Facebook and Wall Street's Inside Game
It's too early to say whether serious misdeeds were committed by Facebook or its Wall Street underwriters in the lead up to its IPO. Or whether, instead, this was a case of miscommunication and incompetence. Regulators and litigators will eventually get to the bottom of things.
The story as it now stands, though -- with insiders enjoying an edge over ordinary investors -- supports a broader narrative depressingly familiar to most Americans: Which is that the stock market is a rigged game.
Evidence that the little guy is apt to be burned by Wall Street has been piling up since the dotcom boom. After the crash of the Nasdaq in 2000, we learned how the Internet stock bubble was designed to favor insiders: How Wall Street firms and investors scored big on tech IPOs for companies with no profits; how investment bank analysts like Henry Blodget publicly touted dubious Internet stocks in ways that helped their banks' bottom line but misled investors; and how, after the bubble burst, we learned that top tech executives at doomed firms had dumped much of their stock when it still had value, making a fortune, even while urging Main Street investors to hold onto their shares.
Investors got screwed big time again just a few years later when the banks bundled subprime mortgages, ratings agencies turned a blind eye to the risks of these securities, and anyone who bought this crap ended up losing their shirt. The broader crash of the market, courtesy of Wall Street risk addicts, also wiped out trillions in stock value.
Some of the revelations of how insiders raked over investors during this episode have been stunning, like how Goldman knowingly peddled out junk to its clients and allowed a top hedge fund manager to profit at the expense of other investors.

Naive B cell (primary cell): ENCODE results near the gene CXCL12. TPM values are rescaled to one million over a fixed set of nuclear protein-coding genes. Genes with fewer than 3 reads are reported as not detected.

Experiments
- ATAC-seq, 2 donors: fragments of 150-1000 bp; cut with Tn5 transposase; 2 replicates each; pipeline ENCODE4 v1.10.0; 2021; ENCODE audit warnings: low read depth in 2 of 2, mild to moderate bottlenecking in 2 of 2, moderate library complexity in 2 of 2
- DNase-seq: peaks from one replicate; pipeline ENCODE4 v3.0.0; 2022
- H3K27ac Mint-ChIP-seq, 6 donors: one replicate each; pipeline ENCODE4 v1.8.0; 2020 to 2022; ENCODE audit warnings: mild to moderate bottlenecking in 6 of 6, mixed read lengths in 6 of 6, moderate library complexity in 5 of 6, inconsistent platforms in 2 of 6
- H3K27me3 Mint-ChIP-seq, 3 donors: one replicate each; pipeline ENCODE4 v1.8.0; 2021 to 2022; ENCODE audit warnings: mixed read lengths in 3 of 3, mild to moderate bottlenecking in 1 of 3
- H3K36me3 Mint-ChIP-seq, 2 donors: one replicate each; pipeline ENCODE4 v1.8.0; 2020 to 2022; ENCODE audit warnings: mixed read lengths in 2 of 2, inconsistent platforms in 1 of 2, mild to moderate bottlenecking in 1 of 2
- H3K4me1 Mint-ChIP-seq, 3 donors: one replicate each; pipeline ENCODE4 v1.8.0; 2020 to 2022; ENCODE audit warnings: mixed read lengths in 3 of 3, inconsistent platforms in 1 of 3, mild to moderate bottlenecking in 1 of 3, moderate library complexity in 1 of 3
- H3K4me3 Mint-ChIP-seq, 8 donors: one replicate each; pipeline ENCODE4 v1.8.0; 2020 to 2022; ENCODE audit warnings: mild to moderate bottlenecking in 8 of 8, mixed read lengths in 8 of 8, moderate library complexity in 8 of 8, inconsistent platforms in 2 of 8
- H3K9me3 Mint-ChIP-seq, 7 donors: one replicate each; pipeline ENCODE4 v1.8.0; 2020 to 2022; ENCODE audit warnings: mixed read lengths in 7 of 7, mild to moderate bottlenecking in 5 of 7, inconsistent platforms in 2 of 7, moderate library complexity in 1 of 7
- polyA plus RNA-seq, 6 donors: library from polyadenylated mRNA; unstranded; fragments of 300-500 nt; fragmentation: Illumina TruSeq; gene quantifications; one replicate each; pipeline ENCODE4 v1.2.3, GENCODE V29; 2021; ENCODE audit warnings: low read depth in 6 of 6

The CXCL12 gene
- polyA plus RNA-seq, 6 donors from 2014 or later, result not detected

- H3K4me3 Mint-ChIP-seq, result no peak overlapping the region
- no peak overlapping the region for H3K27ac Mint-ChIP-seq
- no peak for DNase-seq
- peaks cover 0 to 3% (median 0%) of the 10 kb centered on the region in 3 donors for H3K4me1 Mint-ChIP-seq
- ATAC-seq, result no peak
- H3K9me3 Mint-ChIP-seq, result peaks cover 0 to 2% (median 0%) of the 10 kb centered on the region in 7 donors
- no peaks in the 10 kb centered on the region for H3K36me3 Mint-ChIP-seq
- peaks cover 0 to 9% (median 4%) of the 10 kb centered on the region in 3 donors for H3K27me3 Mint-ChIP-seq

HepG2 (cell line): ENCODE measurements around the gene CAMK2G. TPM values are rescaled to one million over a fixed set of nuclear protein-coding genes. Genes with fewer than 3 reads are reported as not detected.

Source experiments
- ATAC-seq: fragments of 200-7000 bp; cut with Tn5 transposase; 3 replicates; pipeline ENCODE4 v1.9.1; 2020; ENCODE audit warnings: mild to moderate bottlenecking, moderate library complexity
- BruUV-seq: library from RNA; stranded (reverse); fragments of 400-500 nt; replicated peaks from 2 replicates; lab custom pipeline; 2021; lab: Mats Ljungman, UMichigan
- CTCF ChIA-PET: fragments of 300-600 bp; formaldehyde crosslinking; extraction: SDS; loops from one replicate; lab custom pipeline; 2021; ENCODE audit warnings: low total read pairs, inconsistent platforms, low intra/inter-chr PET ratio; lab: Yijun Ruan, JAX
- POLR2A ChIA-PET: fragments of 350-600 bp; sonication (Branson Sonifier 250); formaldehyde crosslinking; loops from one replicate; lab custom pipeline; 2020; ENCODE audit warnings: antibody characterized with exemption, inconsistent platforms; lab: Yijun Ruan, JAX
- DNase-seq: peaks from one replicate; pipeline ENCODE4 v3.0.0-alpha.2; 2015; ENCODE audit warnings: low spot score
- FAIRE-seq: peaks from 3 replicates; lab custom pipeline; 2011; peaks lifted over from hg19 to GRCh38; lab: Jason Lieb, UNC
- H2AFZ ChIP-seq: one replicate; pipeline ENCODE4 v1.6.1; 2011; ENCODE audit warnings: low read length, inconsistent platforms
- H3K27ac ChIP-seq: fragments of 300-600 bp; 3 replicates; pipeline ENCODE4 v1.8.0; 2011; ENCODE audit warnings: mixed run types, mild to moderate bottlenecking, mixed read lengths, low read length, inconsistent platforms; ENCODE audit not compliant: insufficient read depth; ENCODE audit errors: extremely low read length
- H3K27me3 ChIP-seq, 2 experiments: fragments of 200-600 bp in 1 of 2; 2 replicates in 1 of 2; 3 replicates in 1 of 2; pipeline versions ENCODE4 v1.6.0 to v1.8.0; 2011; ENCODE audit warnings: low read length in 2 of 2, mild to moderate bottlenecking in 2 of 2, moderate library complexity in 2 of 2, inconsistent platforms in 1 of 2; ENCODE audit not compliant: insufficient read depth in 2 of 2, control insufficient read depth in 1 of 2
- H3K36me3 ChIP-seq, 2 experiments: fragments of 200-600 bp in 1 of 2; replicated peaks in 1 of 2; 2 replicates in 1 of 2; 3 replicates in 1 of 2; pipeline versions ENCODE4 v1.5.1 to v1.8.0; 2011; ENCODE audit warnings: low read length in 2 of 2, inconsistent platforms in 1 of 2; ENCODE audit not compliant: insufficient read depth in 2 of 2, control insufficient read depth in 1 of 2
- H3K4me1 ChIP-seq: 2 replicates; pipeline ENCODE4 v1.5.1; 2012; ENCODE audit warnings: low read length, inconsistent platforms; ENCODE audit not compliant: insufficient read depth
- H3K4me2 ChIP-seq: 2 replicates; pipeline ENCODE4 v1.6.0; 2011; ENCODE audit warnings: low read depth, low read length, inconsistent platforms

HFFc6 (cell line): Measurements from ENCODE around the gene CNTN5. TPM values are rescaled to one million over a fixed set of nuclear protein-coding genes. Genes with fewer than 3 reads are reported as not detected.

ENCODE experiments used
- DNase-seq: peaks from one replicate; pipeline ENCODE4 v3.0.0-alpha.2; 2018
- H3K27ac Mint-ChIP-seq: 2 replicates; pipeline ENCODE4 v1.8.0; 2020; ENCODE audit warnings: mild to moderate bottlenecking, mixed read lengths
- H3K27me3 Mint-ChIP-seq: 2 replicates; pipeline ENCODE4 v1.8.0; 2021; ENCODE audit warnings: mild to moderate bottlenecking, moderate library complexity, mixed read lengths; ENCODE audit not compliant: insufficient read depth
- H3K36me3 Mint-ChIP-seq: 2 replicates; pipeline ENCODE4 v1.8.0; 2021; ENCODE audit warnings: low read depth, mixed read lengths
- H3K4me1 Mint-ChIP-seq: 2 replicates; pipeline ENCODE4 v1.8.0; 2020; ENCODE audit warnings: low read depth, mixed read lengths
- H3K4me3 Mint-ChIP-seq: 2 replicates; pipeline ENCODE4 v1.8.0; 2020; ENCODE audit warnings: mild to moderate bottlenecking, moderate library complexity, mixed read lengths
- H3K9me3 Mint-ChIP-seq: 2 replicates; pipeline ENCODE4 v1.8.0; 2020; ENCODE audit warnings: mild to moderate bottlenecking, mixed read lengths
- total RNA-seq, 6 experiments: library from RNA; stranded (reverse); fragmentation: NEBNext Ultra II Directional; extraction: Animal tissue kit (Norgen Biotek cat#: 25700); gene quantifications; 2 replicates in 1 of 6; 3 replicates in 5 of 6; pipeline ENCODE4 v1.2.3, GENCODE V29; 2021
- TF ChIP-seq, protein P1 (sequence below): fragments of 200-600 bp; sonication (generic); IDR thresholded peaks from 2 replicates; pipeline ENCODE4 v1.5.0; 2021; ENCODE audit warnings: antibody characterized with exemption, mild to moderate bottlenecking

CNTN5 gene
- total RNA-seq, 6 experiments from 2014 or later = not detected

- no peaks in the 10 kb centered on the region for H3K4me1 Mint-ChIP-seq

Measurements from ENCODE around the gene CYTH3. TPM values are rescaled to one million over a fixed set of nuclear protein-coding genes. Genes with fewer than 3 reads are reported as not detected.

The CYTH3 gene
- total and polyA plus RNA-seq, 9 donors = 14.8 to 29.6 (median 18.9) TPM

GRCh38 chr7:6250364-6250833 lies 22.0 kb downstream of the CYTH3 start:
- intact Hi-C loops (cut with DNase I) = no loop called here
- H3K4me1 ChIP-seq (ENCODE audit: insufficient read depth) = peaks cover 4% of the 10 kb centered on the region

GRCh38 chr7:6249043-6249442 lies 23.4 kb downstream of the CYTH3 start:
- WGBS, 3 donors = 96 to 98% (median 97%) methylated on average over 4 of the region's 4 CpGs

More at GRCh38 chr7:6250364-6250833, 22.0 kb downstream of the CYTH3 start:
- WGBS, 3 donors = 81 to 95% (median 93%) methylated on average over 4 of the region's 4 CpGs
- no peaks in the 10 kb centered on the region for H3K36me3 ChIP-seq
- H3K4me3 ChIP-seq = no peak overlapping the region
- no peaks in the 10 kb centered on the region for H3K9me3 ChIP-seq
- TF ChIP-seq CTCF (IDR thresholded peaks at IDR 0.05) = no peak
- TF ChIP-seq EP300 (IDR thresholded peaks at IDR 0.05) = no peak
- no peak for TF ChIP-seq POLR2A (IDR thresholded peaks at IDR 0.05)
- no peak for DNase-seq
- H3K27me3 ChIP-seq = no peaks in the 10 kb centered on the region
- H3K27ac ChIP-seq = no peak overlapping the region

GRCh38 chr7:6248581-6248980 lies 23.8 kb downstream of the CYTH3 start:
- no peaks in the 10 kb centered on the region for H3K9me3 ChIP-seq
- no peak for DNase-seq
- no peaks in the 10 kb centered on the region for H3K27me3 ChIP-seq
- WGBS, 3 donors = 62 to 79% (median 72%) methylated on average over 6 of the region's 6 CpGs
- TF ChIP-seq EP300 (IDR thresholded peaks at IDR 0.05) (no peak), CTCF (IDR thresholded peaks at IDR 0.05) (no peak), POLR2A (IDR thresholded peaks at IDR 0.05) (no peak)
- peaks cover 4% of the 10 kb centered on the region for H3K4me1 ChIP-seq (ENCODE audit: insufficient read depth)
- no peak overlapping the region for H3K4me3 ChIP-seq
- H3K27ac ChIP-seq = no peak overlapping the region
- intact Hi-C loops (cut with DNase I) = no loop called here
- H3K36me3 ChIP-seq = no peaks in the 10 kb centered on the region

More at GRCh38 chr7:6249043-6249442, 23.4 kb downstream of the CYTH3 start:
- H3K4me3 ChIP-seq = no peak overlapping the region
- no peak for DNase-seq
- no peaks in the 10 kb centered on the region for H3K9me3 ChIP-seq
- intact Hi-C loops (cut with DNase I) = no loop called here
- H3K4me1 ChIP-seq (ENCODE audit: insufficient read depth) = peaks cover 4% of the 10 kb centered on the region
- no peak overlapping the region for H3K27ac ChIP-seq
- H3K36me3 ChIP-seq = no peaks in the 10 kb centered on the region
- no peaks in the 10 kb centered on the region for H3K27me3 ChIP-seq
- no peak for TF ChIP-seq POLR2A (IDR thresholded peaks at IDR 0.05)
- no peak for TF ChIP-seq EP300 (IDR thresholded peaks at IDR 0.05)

Oh, and let's not forget about MF Global, a more recent shameful episode, in which a Wall Street brokerage basically stole $1.6 billion from customer accounts that, by law, it was never supposed to touch.
The mishandling of Facebook's IPO doesn't seem all that malovent to me, based on the information that's come out so far. It's not clear there was a deliberate and self-interested effort to keep small investors in the dark about earnings projectsion, as much as just bad management of the process.
Still, it fits a pattern. Which is that Wall Street can't be trusted to act in the interests of Main Street.
After the dotcom crash, and the frauds at Enron and Worldcom, there was bipartisan agreement that stronger regulation was needed to ensure public faith in financial markets and thus keep the capital flowing that business requires to grow. Sarbanes-Oxley was the result, signed by President Bush. No such consensus existed after the bigger crash of 2008 and a pitched battle is now being fought to stop Dodd-Frank from ever being implemented.
All this is weird. Conservative apostles of supply-side theory say that want to do everything possible to facilitate capital formation and make more money available to grow the economy. But they are hostile to one of the most basic ways of ensuring a robust stock market: Which is to guarantee that the game isn't rigged against investors.